At La Playita we are at anchor about 400 yards outside the marina which makes everything quite difficult when it comes to shopping and socialising. There have been lots of jobs to do on board in final preparation for setting off. The four major ones so far have been : reprogramming the instruments that record how much battery power remains and how well the generator is recharging the batteries, fixing leaks in the rubber dinghy, fixing a faulty switch for lowering and raising the anchor and fixing a useful little instrrument that measures the amount of anchor chain that is outside the boat. All those have gone well and the engineer showed up today to service the engine and hopefully fix the faulty turbo which is restricting our power.

The other thing that happened today was that we moved to a mooring in Balboa Yacht Club. That means that we are serviced by a little launch that brings us in and out so no need for the dinghy for now. Once we leave here, there are no more marinas and our only means of reaching land will be the dinghy. Also here we have internet access which is why I am bashing off such a long post. The mooring is interesting. We are only about 100 meters from the main shipping channel exiting the canal into the Pacific. We are also only a few hundred meters downstream of the Bridge of The Americas. The photo shows a little of what it is like.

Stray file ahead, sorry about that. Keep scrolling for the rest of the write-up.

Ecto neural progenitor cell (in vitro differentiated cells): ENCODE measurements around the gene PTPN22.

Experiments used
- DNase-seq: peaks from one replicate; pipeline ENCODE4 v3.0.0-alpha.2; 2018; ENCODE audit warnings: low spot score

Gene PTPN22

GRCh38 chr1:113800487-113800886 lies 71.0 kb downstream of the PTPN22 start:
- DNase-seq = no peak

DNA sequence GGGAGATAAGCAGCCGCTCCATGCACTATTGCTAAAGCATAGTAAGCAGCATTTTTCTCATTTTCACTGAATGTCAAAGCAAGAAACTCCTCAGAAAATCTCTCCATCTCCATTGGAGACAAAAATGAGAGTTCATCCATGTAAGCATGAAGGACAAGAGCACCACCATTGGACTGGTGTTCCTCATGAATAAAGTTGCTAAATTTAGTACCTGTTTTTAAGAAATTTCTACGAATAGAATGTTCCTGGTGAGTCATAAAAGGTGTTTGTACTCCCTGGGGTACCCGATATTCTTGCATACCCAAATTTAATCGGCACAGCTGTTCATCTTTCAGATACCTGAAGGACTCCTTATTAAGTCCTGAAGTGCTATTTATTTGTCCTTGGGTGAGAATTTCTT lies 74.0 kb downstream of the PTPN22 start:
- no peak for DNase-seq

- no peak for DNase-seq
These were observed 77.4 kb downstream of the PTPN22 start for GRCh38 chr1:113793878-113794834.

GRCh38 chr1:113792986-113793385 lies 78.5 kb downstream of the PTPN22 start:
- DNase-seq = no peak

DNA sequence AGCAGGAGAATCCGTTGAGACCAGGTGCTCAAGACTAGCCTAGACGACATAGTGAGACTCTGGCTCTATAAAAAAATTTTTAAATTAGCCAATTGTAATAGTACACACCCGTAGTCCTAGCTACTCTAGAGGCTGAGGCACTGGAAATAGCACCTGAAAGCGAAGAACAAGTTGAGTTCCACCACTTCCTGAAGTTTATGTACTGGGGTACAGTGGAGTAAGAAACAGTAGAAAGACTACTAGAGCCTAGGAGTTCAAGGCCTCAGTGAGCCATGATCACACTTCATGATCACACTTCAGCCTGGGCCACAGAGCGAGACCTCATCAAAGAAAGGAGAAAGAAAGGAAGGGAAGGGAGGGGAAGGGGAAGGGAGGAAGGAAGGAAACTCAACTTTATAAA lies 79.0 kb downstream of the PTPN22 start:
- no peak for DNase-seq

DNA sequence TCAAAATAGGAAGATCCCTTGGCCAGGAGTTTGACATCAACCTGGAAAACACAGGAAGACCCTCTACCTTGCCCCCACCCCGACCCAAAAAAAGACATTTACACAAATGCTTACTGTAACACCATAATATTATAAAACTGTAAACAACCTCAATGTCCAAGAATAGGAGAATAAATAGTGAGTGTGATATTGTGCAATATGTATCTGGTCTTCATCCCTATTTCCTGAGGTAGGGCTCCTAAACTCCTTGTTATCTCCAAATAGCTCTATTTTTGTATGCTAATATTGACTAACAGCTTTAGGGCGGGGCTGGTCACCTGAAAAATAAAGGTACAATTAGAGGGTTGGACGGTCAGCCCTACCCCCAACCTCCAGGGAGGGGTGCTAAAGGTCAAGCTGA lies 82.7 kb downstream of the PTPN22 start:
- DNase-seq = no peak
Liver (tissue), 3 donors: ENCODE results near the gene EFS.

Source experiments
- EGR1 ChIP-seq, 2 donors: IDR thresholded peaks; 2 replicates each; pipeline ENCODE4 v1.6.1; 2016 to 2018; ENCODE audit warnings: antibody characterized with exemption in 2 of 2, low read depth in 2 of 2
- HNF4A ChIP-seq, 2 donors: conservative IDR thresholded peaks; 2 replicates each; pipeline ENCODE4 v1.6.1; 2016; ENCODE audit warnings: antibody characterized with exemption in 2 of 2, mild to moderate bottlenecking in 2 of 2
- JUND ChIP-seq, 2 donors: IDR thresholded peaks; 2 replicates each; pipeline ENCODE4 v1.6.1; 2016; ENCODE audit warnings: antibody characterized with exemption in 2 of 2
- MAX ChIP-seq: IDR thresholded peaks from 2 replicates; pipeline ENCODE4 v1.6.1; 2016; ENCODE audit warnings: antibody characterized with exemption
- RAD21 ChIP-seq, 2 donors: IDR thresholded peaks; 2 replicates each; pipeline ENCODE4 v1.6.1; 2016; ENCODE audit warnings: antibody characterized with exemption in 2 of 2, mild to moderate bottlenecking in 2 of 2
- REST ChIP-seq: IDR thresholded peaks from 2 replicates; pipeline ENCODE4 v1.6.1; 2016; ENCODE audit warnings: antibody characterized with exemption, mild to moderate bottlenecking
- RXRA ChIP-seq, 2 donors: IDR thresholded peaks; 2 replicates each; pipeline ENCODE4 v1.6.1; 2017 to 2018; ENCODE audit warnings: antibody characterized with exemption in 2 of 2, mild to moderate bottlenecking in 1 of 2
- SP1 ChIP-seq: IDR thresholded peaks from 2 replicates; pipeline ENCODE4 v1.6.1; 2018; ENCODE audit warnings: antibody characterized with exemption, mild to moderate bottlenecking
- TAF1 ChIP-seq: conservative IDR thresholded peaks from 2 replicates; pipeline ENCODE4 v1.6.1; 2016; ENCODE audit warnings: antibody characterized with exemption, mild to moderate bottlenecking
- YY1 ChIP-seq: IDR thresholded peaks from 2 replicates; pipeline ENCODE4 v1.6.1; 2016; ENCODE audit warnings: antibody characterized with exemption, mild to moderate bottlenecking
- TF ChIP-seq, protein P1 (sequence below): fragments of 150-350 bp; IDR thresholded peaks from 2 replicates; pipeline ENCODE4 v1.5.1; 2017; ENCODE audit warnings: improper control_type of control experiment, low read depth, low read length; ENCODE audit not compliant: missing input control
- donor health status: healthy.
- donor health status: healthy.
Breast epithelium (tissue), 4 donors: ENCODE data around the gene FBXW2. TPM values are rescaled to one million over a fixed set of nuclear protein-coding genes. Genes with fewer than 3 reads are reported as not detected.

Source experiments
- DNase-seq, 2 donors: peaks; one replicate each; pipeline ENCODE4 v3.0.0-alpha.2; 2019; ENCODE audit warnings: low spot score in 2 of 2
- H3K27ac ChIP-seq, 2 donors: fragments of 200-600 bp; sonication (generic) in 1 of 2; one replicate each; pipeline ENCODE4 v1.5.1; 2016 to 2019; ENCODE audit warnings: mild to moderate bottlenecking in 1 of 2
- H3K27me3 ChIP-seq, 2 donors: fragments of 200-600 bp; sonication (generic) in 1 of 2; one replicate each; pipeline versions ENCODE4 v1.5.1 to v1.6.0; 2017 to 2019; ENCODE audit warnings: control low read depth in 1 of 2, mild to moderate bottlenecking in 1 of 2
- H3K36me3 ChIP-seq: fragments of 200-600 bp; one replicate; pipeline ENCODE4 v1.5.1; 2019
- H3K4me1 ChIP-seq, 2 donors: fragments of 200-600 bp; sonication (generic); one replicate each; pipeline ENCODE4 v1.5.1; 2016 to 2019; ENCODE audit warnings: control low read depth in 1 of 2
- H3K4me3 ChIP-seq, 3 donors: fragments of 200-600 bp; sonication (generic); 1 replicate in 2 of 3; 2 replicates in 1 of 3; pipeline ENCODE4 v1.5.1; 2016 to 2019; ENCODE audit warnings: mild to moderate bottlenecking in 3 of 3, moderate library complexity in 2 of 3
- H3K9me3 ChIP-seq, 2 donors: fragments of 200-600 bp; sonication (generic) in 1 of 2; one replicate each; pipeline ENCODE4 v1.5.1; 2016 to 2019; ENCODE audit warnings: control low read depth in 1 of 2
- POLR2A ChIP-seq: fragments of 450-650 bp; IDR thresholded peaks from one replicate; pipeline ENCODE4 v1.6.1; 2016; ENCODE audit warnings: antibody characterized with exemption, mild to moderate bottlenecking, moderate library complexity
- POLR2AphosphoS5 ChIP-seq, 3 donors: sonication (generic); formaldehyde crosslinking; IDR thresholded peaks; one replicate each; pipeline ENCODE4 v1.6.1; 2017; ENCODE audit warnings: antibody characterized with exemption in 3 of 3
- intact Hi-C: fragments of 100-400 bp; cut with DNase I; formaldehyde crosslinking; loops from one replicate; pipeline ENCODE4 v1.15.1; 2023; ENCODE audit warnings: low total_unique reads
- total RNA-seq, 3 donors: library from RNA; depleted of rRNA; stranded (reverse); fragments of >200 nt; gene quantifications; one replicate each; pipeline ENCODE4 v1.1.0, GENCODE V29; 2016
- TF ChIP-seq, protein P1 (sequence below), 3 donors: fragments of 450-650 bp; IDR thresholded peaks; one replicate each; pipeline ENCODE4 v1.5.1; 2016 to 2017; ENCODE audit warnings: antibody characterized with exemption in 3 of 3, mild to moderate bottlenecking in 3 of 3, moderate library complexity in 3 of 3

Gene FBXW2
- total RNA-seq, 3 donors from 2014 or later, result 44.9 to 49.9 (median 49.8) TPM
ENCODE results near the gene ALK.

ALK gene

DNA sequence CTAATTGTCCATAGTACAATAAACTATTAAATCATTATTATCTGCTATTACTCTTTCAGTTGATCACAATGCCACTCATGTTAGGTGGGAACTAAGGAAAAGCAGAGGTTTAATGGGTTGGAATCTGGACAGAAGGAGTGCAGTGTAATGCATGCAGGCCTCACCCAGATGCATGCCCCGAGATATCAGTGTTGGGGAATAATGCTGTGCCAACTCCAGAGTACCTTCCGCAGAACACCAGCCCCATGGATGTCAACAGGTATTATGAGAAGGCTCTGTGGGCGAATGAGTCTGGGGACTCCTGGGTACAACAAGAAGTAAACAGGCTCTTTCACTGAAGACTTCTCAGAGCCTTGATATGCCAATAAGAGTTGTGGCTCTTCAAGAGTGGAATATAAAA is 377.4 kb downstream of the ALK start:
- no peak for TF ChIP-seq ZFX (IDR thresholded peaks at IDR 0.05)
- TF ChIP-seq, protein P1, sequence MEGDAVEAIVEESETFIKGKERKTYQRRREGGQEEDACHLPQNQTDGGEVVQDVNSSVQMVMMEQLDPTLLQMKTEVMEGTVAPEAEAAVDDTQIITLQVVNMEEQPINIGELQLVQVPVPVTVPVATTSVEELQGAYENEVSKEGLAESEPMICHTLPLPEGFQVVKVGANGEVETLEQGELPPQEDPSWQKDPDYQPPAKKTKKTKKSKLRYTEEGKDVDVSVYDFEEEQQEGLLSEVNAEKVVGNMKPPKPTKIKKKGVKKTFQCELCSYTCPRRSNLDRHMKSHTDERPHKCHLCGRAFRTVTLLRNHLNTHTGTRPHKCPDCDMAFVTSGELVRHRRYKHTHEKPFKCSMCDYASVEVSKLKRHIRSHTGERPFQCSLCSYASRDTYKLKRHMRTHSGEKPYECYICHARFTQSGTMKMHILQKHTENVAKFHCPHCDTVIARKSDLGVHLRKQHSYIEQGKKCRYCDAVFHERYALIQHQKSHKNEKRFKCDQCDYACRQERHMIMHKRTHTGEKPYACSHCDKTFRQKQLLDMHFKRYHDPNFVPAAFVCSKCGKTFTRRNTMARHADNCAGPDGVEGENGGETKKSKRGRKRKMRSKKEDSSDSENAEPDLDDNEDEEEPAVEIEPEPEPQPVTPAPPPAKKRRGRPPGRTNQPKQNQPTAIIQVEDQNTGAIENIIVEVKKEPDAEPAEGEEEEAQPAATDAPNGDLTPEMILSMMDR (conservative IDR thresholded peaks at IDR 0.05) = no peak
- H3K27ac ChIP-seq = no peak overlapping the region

Tomorrow we finish servicing the engine and get more provisions. We are trying to provision the boat for about 4 months, so there is food stuffed everywhere. Having said that each cupboard or locker or store under the floor has a number and a corresponding list of contents which are listed on a laminated sheet, so if you are the cook, you should be able to find things without continually asking.

This is the season for doing this passage and a lot of yachts and catamarans are gathering here to make the crossing to Australia or New Zealand. There is a sort of social group called ‘ The Pacific Puddle Jump’ which aims to offer support and organise socials along the way. We are signed up to it and came to a party to kick it off here on Saturday afternoon. We got our flag and had our picture taken.

I will try to do a final post before we cast off. After that posts will depend on the availability of internet. I hope to keep an off line diary and upload it when I can. With a bit of luck, we will be on our way in a few days.


  1. Sorry I didn’t manage to wish you bon voyage in person before you left – I hope you arrive safely at the other end having had the trip of a lifetime! Your blog/pictures brought back many memories – the locks, Lake Gatun, Balboa yacht club (which had recently burnt down when we were there), the bridge & the ****ing great commercial shipping vessels that you rub shoulders with in the locks! I also laughed to hear that you are marigold fishing too! It will work!

    Me – I am staring at a hip replacement & hoping it will not cause financial ruin (cost & lack of work whilst out of action!)

    Make sure you have fun

  2. Glad to see you are on the move, hope you manage a few more toothy critters along the way, look forward to the photos 🙂



    • Thanks Bill. Trolling has not been as good as I hoped but no other yachties are catching. Planning a day game fishing here in Galapagos if I can fit it in.